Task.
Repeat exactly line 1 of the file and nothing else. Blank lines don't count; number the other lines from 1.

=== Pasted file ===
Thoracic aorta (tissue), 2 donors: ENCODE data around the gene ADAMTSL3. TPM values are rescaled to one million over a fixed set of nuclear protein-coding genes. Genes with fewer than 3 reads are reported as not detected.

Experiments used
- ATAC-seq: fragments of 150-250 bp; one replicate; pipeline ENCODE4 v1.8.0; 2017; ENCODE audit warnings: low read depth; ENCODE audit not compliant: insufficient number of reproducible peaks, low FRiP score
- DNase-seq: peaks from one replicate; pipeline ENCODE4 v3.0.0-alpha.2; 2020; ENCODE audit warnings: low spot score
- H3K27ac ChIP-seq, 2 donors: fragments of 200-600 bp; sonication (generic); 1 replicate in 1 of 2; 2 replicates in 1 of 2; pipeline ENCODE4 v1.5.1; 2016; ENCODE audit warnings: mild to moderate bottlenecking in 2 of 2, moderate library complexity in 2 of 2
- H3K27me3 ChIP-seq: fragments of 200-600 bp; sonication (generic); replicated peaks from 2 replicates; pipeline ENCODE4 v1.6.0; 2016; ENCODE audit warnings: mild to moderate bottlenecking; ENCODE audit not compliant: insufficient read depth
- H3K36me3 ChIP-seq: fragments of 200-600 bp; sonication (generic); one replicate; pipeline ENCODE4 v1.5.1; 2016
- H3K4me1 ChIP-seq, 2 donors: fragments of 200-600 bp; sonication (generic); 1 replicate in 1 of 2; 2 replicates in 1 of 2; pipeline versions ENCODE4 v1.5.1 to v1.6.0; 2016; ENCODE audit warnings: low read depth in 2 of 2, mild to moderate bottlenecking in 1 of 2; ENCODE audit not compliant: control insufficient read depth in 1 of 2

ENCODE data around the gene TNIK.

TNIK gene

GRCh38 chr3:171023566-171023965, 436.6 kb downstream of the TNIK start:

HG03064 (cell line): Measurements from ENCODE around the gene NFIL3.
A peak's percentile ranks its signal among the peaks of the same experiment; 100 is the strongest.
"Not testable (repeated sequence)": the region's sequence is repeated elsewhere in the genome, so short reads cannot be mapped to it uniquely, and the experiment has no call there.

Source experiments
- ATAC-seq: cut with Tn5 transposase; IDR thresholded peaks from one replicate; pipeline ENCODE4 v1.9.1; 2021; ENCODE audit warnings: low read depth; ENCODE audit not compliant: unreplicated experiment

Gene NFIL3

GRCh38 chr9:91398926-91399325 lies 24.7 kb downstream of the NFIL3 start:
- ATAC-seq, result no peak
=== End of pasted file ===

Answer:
Thoracic aorta (tissue), 2 donors: ENCODE data around the gene ADAMTSL3. TPM values are rescaled to one million over a fixed set of nuclear protein-coding genes. Genes with fewer than 3 reads are reported as not detected.